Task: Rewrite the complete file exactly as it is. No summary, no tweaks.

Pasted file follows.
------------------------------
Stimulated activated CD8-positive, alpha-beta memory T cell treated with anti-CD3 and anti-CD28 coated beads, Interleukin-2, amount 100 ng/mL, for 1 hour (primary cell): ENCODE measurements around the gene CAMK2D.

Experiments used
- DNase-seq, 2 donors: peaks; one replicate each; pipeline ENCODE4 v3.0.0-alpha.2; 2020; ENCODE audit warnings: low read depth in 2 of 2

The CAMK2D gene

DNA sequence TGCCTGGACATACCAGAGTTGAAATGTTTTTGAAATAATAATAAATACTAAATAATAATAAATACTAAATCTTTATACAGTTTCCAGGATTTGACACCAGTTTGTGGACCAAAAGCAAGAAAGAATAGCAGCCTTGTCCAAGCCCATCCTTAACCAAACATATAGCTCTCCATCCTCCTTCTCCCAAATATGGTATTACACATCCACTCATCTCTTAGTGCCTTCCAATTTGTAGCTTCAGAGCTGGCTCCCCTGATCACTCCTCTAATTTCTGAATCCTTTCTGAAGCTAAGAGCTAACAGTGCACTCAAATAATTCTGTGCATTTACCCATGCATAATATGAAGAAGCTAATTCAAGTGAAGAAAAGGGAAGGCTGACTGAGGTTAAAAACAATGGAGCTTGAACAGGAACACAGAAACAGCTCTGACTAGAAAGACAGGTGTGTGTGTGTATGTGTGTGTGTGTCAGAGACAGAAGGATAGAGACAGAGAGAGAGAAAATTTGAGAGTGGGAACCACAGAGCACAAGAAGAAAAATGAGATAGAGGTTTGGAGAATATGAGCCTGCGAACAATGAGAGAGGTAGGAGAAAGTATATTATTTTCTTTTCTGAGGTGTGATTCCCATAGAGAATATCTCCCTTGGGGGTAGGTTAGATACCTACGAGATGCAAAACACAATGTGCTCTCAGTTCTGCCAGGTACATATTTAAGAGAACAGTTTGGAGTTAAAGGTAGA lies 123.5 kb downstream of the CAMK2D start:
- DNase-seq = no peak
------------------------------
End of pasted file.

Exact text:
Stimulated activated CD8-positive, alpha-beta memory T cell treated with anti-CD3 and anti-CD28 coated beads, Interleukin-2, amount 100 ng/mL, for 1 hour (primary cell): ENCODE measurements around the gene CAMK2D.

Experiments used
- DNase-seq, 2 donors: peaks; one replicate each; pipeline ENCODE4 v3.0.0-alpha.2; 2020; ENCODE audit warnings: low read depth in 2 of 2

The CAMK2D gene

DNA sequence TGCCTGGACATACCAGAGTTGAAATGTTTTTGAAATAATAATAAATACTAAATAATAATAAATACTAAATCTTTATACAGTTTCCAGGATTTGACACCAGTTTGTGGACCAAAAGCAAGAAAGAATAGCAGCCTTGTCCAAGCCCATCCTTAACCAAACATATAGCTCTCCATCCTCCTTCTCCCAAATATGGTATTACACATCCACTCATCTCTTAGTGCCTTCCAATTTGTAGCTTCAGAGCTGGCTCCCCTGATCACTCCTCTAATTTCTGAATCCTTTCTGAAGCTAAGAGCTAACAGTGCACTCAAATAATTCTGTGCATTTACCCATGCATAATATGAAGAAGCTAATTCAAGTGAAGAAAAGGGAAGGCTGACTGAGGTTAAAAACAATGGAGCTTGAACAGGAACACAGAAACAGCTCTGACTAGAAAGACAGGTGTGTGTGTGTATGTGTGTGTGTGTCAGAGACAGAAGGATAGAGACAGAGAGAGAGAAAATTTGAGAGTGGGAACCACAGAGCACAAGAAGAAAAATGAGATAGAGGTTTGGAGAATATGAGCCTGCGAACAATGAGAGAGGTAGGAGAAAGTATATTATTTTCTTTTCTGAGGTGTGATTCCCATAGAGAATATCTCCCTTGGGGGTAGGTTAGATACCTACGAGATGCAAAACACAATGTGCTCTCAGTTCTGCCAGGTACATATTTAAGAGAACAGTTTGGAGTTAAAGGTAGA lies 123.5 kb downstream of the CAMK2D start:
- DNase-seq = no peak